16.10 - Normalization, Denormalization, and Primary Index Usage - Teradata Database

Teradata Database Design

Product
Teradata Database
Release Number
16.10
Release Date
June 2017
Content Type
User Guide
Publication ID
B035-1094-161K
Language
English (United States)

The following example shows how a well-designed normalized table set can be as high-performing as the equivalent denormalized form while avoiding all the redundancy and update anomaly difficulties of denormalization. Note that denormalization is a logical, not a physical, concept (see Denormalizing the Physical Schema). The term is used here only because it is most commonly understood in such a context, not because it is correct.

The most frequently performed query against these tables determines the current price for a given part.

Denormalized Table Set

The first set of tables is denormalized by including current_effective_date and current_price_amount columns in the part table. Because the price of the part is also carried in the part_price_history table, this is a violation of normalization due to redundant data.

Denormalized
part 7,000,000 rows
part_num quantity description current_effective_date current_price_amount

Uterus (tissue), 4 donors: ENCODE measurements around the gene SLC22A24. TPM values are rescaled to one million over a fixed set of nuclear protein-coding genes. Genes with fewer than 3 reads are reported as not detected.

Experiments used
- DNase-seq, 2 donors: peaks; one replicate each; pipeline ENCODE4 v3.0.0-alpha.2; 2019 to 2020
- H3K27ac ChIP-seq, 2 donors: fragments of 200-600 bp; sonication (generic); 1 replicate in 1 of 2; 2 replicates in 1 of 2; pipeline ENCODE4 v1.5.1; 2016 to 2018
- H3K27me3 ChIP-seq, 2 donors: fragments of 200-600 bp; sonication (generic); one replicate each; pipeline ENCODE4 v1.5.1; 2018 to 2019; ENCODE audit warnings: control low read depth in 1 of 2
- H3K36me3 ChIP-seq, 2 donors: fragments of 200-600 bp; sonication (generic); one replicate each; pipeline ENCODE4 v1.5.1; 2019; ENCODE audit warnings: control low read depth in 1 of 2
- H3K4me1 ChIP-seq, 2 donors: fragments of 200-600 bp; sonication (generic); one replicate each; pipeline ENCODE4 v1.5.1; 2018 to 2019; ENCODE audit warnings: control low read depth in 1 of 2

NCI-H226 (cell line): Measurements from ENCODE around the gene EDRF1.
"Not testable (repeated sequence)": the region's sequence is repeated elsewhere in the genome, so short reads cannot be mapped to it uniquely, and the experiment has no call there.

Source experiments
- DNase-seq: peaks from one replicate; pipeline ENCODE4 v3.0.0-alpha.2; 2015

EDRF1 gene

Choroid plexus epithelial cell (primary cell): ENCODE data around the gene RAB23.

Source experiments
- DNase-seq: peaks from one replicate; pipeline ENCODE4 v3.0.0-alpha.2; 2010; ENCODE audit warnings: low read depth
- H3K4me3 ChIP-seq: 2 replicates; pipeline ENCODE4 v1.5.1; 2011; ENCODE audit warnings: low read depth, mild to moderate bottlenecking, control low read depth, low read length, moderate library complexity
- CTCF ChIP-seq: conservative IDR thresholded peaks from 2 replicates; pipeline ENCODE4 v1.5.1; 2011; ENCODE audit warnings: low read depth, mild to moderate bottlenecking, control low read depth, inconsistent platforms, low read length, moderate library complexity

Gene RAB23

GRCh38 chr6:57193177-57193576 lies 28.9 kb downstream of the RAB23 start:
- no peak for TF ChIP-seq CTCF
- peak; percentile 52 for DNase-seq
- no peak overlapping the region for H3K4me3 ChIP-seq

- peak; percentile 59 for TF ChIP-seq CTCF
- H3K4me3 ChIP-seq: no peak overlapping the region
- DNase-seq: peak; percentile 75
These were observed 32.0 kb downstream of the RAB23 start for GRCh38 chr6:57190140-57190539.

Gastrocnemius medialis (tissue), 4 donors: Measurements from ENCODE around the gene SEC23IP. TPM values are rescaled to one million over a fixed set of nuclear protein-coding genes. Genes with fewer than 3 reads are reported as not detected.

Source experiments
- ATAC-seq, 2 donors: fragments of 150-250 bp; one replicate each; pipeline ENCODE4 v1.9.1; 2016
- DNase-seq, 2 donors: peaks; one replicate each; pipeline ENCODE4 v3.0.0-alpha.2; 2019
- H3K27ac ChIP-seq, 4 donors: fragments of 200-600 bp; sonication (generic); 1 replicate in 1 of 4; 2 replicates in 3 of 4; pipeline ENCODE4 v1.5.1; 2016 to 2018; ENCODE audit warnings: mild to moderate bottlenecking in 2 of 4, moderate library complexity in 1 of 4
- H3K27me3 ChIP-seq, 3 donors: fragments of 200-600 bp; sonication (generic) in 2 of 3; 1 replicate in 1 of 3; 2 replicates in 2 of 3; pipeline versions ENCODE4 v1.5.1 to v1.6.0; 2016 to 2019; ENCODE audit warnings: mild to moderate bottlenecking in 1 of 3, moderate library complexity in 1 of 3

PK DD
1234 100 Widget 2007/01/01 14.25
1235 97 Thingie 2007/01/01 28.99
part_price_history 70,000,000 rows former_effective_date former_price_amount
part-num    
PK
FK
1234 2005/01/01 13.95
1234 2005/01/01 15.45
1235 2005/01/01 27.89
1235 2005/01/01 30.99

Normalized Table Set

The second set of tables is normalized. By defining a NUPI on part_num, you can determine the current price of any part by reading only one additional block on the same AMP that holds the part table row.

With a composite UPI defined over part_num and effective_date, the lookup cost for determining the current price of a part would be substantially higher.

Normalized tables
part 7,000,000 rows
part_num quantity description
PK
UPI
1234 100 Widget
1235 97 Thingie
part_price_history 70,000,000 rows
part_num effective_date price_amount
PK
FK
NUPI
1234 2000/01/01 13.95
1234 2003/01/01 14.25
1234 2007/01/01 15.45
1235 2000/01/01 27.89
1236 2005/01/01 28.99
1235 2007/01/01 30.99